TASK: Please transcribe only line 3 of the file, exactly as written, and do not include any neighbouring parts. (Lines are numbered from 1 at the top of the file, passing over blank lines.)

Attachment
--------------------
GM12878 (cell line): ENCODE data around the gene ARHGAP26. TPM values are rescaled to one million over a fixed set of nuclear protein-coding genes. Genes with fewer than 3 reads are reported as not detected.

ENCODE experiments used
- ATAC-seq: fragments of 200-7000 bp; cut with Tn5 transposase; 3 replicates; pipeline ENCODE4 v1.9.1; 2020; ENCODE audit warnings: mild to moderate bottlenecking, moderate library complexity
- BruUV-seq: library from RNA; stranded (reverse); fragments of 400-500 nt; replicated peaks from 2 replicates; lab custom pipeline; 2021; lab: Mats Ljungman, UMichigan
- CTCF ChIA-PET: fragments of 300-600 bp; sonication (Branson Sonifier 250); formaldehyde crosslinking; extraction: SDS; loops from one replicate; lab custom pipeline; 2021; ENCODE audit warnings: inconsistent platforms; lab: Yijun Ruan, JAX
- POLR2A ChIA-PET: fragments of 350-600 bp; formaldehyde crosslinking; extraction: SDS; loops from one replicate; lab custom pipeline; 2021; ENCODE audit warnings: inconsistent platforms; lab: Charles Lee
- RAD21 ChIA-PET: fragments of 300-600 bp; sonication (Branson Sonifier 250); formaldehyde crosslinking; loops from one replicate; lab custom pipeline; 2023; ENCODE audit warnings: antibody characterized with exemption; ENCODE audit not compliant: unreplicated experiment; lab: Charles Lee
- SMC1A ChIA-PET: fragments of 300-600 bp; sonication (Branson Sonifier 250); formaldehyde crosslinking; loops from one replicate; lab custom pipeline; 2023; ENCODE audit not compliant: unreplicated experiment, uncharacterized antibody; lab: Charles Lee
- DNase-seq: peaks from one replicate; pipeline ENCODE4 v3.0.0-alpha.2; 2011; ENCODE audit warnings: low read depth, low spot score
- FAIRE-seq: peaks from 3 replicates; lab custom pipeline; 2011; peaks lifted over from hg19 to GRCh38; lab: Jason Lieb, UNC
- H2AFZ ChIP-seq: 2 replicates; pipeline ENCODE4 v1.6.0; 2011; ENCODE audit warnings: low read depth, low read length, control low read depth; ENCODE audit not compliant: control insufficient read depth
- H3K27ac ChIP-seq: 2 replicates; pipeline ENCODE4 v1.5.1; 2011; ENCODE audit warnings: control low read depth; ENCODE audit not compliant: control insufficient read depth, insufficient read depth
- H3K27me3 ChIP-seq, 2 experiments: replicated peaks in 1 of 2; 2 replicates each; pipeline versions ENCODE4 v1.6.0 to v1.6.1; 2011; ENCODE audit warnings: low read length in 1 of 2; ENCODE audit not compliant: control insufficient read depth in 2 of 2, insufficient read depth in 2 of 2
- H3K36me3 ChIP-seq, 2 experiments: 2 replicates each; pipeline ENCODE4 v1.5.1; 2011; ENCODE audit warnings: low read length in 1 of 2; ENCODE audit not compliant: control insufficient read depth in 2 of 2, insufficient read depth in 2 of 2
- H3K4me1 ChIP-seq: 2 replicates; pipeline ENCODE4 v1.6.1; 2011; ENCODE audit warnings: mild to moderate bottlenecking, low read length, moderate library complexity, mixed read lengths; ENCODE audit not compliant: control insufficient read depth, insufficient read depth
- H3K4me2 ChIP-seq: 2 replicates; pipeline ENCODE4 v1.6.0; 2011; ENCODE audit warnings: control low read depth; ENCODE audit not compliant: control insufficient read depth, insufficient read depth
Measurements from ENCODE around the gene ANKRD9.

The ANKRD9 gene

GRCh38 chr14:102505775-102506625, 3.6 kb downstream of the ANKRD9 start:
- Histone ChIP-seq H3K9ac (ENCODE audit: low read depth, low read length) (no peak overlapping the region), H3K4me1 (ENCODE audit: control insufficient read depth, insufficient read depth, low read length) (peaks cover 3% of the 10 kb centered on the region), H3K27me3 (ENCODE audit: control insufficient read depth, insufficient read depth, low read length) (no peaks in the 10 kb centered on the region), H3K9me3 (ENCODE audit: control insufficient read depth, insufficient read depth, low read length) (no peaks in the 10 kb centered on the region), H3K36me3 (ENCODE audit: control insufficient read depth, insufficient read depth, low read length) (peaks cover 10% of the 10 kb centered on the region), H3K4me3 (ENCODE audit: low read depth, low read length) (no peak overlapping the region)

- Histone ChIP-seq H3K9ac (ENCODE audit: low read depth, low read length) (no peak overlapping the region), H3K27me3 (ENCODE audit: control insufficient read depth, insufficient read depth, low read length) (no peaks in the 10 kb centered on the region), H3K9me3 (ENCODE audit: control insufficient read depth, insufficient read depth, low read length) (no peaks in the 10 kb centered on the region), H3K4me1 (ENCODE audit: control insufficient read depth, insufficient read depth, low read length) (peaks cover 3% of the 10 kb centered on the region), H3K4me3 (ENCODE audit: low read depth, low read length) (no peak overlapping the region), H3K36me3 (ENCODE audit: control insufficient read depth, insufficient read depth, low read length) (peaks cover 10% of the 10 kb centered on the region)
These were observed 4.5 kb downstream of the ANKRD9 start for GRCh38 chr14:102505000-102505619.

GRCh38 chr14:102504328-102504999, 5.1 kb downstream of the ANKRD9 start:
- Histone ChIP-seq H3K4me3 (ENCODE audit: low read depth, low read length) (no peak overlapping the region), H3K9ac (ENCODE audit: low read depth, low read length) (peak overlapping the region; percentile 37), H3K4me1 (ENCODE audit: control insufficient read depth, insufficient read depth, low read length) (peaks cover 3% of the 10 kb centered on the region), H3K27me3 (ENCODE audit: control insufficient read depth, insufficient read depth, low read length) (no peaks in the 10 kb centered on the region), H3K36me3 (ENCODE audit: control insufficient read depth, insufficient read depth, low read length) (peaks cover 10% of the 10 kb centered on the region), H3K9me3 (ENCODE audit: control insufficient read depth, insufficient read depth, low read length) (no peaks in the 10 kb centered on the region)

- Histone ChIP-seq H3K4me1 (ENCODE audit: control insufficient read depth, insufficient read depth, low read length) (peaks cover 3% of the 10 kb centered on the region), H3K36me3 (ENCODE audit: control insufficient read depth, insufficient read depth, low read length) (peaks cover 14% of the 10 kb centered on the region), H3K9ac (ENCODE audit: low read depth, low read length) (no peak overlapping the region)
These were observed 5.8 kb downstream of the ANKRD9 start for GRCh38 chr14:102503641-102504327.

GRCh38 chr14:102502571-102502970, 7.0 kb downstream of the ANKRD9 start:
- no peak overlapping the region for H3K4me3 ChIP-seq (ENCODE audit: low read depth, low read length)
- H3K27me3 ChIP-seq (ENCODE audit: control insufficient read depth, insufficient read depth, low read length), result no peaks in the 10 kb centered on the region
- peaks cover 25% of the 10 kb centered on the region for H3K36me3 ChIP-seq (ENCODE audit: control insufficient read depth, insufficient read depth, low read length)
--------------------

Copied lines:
- ATAC-seq: fragments of 200-7000 bp; cut with Tn5 transposase; 3 replicates; pipeline ENCODE4 v1.9.1; 2020; ENCODE audit warnings: mild to moderate bottlenecking, moderate library complexity